5 Steps to Take Following a Needlestick and How to Prevent an Injury in the Workplace

5 Steps to Take Following a Needlestick and How to Prevent an Injury in the Workplace


Published: February 4th, 2016

Written by Anne Carrie

According to The Centers for Disease Control and Prevention (CDC), there are nearly 385,000 sharps-related injuries that occur annually in the US healthcare industry, which is an average of 1,000 per day.  A sharps injury is penetrating stab wound from a needle, scalpel, or another sharp object that may result in exposure to blood or body fluids.

More than 20 bloodborne pathogens have been reportedly transmitted from these types of injuries. Some may lead to severe and fatal infections such as hepatitis B, hepatitis C, or human immunodeficiency virus (HIV). In fact, about 2 percent of needlestick injuries are likely to be contaminated with (HIV).

Most sharps-related injuries involve nurses, physicians, laboratory staff, and other healthcare workers. They are typically a result of fatigue, using improper procedures, dangerous equipment, limited staff experience, and stressful work conditions in a fast-paced environment. Injuries can occur when employees dispose of needles, collect materials used in medical procedures, draw blood, or handle trash or dirty linens.

The projected medical and work productivity costs from sharps-related injuries are estimated to be $188.5 million per year in the US. With direct costs ranging from $500 to $5,000 per injury depending on the treatment provided. It’s hard to project the actual total costs because nearly 50% of all injuries go unreported. However, sharps injuries clearly have a significant economic impact on the healthcare industry. According to the American Hospital Association, one case of severe infection by bloodborne pathogens can add up to $1 million or more in expenditures for testing, follow-up, lost time and disability payments. The costs that are harder to quantify include stress from injury, emotional cost from fear and anxiety of contracting a communicable disease or infection, lost time from work, expenses from laboratory testing, medical treatment, and the cost of any litigation.

There are standardized guidelines following a sharps injury that healthcare workers should use for post-exposure prevention, including antiviral medications for individuals exposed to HIV and hepatitis B or C virus. Below is a list of steps recommended by the CDC that should be followed after a sharps injury.

Steps to take following a needlestick:

If you experienced a sharps injury during your work, immediately follow these steps:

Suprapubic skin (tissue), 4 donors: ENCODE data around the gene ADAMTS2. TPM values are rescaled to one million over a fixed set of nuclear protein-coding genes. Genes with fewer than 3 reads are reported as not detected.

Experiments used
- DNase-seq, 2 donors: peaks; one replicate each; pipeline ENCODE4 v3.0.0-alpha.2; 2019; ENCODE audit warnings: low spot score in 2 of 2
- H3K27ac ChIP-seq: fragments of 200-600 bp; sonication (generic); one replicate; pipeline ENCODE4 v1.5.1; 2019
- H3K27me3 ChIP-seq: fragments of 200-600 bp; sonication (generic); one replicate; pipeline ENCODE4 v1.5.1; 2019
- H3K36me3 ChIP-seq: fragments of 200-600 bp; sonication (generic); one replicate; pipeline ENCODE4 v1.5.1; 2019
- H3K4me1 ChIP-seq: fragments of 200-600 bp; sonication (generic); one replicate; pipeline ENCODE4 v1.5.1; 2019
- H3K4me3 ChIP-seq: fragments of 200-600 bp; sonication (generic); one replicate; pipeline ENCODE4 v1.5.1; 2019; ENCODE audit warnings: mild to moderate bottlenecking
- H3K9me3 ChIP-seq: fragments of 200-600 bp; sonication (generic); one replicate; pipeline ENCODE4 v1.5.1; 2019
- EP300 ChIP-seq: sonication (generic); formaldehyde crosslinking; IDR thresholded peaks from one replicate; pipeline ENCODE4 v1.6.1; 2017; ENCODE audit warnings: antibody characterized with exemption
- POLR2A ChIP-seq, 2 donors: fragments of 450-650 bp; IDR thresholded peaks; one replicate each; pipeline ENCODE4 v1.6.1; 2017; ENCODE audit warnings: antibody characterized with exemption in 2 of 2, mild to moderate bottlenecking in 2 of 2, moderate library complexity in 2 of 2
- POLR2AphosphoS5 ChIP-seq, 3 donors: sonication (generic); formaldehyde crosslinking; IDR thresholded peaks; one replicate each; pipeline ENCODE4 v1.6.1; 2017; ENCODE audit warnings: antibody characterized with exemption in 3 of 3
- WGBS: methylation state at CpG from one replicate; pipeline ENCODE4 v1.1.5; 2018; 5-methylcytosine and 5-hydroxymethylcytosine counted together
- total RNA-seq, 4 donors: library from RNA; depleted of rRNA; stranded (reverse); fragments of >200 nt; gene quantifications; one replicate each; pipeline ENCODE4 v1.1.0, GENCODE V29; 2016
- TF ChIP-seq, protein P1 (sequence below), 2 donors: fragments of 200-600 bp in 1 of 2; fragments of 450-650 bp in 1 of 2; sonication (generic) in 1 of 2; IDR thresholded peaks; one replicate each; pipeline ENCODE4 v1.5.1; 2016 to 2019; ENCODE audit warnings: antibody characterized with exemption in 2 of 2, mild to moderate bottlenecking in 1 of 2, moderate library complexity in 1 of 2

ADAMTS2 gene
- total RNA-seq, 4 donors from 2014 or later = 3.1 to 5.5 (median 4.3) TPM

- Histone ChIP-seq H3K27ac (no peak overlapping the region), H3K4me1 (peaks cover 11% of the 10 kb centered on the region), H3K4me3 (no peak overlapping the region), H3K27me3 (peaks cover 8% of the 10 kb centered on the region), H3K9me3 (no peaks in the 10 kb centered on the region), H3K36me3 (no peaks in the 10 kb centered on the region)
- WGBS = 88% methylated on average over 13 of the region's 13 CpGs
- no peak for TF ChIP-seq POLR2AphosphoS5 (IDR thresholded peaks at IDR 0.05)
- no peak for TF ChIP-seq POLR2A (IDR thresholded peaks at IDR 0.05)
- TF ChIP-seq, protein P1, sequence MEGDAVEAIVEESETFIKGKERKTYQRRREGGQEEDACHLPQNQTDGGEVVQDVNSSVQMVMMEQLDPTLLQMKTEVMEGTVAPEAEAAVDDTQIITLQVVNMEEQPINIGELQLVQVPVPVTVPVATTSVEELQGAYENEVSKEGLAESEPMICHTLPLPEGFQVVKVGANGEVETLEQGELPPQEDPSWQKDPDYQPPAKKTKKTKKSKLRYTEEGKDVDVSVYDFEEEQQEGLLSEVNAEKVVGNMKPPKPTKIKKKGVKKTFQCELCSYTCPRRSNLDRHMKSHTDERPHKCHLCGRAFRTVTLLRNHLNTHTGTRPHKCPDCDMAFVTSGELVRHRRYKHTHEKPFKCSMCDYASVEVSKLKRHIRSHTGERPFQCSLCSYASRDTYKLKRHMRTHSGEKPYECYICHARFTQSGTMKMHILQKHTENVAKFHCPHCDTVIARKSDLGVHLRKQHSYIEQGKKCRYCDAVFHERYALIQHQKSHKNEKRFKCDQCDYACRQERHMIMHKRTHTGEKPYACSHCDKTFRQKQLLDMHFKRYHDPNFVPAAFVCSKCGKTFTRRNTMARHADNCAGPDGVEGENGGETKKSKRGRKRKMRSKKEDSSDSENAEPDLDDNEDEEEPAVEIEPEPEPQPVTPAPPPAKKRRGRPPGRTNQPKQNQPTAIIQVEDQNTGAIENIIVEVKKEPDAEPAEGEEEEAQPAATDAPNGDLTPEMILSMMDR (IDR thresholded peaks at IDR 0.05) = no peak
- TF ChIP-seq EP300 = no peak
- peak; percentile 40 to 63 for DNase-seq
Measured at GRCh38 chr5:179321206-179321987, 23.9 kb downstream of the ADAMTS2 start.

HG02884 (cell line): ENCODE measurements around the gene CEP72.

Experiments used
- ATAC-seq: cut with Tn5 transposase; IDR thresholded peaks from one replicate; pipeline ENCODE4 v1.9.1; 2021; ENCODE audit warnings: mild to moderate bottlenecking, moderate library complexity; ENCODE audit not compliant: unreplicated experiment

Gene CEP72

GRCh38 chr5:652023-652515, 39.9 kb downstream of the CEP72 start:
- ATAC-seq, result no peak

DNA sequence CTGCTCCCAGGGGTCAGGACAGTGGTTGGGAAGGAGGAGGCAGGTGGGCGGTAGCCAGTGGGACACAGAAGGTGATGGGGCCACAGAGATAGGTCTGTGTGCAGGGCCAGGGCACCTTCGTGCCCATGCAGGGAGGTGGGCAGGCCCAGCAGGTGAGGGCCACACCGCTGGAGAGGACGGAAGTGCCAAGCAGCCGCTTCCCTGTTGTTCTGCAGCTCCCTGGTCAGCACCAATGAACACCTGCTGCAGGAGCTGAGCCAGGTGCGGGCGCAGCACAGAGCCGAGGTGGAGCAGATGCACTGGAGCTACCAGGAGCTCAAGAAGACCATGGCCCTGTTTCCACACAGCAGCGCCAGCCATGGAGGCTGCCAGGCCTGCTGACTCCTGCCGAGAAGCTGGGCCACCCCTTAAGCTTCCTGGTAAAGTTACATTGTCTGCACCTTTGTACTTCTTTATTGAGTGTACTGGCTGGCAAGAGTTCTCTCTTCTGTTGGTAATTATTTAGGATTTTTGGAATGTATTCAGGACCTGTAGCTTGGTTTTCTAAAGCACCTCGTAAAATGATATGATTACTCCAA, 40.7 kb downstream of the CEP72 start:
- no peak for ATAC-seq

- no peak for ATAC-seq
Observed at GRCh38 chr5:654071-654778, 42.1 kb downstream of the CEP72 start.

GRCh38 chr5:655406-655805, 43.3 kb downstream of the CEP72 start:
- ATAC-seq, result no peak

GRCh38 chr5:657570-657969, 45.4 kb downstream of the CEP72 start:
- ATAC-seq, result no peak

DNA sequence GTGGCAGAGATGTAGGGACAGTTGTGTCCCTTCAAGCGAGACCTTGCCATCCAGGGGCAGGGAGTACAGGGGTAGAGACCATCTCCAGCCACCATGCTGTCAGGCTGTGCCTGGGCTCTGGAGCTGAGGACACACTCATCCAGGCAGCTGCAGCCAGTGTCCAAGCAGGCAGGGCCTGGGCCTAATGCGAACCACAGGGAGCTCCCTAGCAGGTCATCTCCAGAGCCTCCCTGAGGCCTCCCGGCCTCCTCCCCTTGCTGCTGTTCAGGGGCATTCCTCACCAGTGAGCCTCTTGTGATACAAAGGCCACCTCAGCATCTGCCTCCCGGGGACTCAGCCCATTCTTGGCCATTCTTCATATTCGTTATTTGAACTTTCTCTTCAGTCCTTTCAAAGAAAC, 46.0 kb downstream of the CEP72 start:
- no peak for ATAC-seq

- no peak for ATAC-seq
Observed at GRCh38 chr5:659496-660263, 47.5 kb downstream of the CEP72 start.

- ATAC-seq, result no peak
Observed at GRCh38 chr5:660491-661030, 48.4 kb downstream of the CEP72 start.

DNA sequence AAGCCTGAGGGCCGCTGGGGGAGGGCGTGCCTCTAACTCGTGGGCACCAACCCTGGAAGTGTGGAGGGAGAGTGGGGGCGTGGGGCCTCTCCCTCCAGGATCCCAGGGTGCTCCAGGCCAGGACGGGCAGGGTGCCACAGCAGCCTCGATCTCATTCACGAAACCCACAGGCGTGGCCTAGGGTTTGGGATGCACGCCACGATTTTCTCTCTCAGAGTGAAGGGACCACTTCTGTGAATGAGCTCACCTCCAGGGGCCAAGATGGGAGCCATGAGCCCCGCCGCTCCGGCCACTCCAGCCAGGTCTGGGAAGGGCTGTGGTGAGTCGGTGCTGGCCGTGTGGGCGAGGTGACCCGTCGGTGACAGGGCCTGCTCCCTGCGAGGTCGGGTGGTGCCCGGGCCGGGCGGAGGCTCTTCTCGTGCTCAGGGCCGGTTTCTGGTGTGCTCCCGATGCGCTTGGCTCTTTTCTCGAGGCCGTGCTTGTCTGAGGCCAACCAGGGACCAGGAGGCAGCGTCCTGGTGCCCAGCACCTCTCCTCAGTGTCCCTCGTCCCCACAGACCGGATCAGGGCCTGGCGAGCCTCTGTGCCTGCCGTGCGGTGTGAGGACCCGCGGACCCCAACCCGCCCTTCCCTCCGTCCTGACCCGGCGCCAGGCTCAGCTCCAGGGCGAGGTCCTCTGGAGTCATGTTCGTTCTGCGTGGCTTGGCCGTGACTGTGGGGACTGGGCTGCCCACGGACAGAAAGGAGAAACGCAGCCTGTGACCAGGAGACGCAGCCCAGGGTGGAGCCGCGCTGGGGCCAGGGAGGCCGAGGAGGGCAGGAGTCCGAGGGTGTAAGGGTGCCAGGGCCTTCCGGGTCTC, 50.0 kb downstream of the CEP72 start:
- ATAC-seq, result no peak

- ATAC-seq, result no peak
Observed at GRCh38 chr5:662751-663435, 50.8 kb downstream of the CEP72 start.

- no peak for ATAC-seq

• Wash wound with soap and water
  • Flush out mouth, nose, or skin with water
  • Irrigate eyes with water, saline, or sterile irrigants
  • Report the incident to your supervisor
  • Immediately seek medical treatment at the nearest ER or treatment facility.

 


What can employers and employees do to prevent injury in the workplace?

Employers:

  • Implement the use of engineering controls to reduce needlestick injuries.
  • Avoid the use of needles when there are other safe alternatives.
  • Implement use of devices with safety features.
  • Set priorities and strategies for needlestick injury prevention by examining local and national information about risk factors.
  • Ensure proper training of employees on the safe use and disposal of needles.
  • Modify work practices that have an increased risk of a needlestick injury.
  • Promote safety awareness in the work environment.
  • Establish procedures for and encourage the reporting of all needlestick and other sharps-related injuries.
  • Evaluate the effectiveness of prevention efforts and provide feedback on performance.

 

Employees:

  • Avoid recapping needles.
  • Before beginning any procedure using needles, plan for safe handling and proper disposal.
  • Help your employer select and evaluate devices with safety features.
  • Use devices with safety features.
  • Report all needlestick and other sharps-related injuries.
  • Dispose of used needles in appropriate sharps disposal containers.
  • Inform your employer of hazards from needles that you observe at work.
  • Participate in bloodborne pathogen training and follow recommended infection prevention practices, including hepatitis B vaccination.

 

 

References:

http://www.who.int/occupational_health/topics/needinjuries/en/

http://www.ncbi.nlm.nih.gov/pubmed/17655812

http://www.cdc.gov/niosh/topics/bbp/emergnedl.html

http://www.cdc.gov/niosh/docs/2000-108/pdfs/2000-108.pdf

https://www.osha.gov/Publications/osha3161.pdf